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Colonel Roosevelt

Colonel RooseveltIn honor of a new book on one of my heroes, Teddy Roosevelt, I am reposting an article on wrote over the summer at The Moderate Republican. The book, Colonel Rooseveltalt, by Edmund Morris is the final installment of his three-volume biography. I highly recommend the set as a great Christmas gift for any moderate political junkies out there.
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T.R. is often looked at in both admiration and disdain by many modern Republicans. This is of course understandable when one recalls that , while a hugely popular leader, T.R. did famously usher in the progressive era in America. I have blogged at length why I think the early 20th century’s forays into Progressivism were wrong, though to be fair , The United States did not go nearly as wrong as our European friends did. But rehashing the history of the progressive movement is not the point of this post. At the core of the issue T.R. saw a wrong and sought to set it right. He saw unbridled capitalism creating dictatorial monopolies that were abusing their power. He felt the way to set this right was to set the government up as a watchdog- and hence the era of regulation was born.

One needs to remember though that Roosevelt was very much a man of his time, and in the early 20th century most educated people felt that the state could be the arbiter of righteousness at least to some degree. I recently listened to a talk by Joshua David Hawley, author of Theodore Roosevelt Preacher of Righteousness, and I came away with the feeling that more than ever we need a person of this caliber to reinvigorate the GOP for the new century. The Woodrow Wilson International Center for Scholars sponsered the talk and their intorduction goes a long way to making my point:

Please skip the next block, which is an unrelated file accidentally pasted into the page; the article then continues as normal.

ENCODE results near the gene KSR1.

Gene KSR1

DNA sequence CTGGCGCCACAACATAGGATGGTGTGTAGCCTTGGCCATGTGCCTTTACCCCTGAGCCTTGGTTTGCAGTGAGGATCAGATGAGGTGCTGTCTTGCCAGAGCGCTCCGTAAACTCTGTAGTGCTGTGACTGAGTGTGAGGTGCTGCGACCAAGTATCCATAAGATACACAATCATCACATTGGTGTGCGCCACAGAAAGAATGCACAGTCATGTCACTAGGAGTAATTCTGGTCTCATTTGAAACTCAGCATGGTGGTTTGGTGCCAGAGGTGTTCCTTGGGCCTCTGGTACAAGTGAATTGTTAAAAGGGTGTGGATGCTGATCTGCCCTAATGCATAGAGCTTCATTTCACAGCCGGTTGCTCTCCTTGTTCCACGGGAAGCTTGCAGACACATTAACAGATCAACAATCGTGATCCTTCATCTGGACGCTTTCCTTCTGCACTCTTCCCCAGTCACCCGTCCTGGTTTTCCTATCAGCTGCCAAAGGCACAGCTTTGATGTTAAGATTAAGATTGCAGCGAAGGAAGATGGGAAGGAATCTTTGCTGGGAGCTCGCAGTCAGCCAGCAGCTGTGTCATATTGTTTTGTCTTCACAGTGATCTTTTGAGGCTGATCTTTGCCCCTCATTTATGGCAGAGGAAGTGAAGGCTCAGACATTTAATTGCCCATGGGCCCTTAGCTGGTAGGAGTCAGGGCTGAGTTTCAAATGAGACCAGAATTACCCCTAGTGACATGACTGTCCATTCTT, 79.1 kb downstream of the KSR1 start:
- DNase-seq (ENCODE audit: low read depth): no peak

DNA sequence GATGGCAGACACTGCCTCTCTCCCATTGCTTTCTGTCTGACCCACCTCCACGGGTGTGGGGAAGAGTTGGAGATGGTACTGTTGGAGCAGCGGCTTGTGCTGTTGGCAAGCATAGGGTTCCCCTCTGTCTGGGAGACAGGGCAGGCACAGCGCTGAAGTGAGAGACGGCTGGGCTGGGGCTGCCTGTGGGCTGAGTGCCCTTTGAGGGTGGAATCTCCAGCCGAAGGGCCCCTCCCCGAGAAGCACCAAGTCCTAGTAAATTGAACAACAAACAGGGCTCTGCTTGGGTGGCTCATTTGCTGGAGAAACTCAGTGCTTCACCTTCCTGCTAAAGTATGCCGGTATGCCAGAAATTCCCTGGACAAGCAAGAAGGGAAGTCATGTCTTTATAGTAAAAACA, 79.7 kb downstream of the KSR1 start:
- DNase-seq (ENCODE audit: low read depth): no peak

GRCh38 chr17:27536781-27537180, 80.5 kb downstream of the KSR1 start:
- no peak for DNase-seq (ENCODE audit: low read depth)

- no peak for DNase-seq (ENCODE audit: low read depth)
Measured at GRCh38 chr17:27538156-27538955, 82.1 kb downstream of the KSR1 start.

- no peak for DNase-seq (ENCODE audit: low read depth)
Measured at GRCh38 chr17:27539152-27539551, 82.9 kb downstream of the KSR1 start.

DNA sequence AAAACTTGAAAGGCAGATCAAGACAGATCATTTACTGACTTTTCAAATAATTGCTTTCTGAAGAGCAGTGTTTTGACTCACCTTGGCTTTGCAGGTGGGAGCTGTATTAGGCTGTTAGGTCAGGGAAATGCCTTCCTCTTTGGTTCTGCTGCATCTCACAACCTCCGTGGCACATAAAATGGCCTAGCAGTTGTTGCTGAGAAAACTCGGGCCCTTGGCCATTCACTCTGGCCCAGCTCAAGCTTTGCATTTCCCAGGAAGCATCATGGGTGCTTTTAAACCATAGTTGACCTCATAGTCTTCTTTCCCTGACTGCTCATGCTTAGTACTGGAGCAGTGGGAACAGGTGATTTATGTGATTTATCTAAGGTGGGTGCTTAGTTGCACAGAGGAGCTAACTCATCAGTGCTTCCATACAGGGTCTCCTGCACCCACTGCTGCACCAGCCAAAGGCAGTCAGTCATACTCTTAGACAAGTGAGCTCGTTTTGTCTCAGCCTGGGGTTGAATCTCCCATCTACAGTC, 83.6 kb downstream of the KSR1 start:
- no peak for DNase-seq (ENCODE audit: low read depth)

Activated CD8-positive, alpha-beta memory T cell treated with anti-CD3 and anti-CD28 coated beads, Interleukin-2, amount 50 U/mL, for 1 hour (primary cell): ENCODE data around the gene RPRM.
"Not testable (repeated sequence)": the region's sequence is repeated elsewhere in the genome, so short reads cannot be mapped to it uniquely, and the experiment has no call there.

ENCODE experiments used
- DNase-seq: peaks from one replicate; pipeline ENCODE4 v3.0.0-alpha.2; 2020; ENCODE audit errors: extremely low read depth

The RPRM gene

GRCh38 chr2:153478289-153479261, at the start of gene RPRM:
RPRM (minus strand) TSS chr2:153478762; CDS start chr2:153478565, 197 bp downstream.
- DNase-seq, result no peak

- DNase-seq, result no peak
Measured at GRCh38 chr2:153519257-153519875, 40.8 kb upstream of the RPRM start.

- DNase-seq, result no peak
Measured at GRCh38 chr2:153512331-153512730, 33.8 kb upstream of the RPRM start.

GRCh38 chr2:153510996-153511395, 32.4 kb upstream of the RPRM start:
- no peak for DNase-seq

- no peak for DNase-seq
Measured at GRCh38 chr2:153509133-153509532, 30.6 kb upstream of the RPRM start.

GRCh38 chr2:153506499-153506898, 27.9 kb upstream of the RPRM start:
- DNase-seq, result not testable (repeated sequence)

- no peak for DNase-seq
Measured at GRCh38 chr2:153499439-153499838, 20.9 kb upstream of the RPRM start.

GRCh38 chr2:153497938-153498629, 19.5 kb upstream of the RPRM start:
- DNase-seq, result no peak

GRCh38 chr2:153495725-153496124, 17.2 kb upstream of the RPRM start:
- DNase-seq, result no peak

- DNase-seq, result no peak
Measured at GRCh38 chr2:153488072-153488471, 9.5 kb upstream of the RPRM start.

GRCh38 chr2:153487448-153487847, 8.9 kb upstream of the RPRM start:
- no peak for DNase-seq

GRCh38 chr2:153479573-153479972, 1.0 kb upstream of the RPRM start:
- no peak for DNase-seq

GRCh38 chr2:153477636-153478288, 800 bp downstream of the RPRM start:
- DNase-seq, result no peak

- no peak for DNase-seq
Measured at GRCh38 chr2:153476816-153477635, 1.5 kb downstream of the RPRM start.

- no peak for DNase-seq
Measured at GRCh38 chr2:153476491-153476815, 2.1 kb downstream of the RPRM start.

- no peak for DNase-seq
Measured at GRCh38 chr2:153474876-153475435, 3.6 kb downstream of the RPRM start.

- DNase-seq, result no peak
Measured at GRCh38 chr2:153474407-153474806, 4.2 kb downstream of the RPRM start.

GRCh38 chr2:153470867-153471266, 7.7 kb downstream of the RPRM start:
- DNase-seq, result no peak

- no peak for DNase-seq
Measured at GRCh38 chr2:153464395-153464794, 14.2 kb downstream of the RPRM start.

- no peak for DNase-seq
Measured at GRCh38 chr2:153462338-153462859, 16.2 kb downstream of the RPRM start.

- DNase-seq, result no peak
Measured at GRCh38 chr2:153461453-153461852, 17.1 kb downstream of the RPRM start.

From his birth in 1858 to his death in 1919 the United States was engaged in an accelerated process of maturation. Settling its vast interior, welcoming hordes of new immigrants and rapidly urbanizing; the country was preparing for a 20th century role as a world power. Theodore Roosevelt’s own maturation paralleled his country’s. He raised his commitment to a muscular Christianity and belief in righteousness to the level of a political philosophy. Eventually, his vision of the state as moral arbiter for the people became the theme of his progressivism.

With some minor alterations that paragraph could be talking about our current place in history; we too stand on the precipice of a new age with new problems to face. T.R.’s response to a vastly changing landscape was government as benevolent ruler. Government which could raise men to a higher and more virtuous standard. With the benefit of history we can see that this in fact did not work. We now have a class of bureaucrats, answerable to no one controlling vast amounts of capital and resources. But that does mean T.R. failed.

Civilization, society, self governance are all vast experiments in trial and error. The only real failure is standing still while the world moves on. We need a character of T.R.’s strength, energy and commitment to battle big government much they way T.R. battled big business. Modern Republicans should not run away from Teddy Roosevelt, they should look at him as a hero of his age, who tried with the best tools and ideas at his disposal to right a wrong. Now it is our turn. Who will lead?

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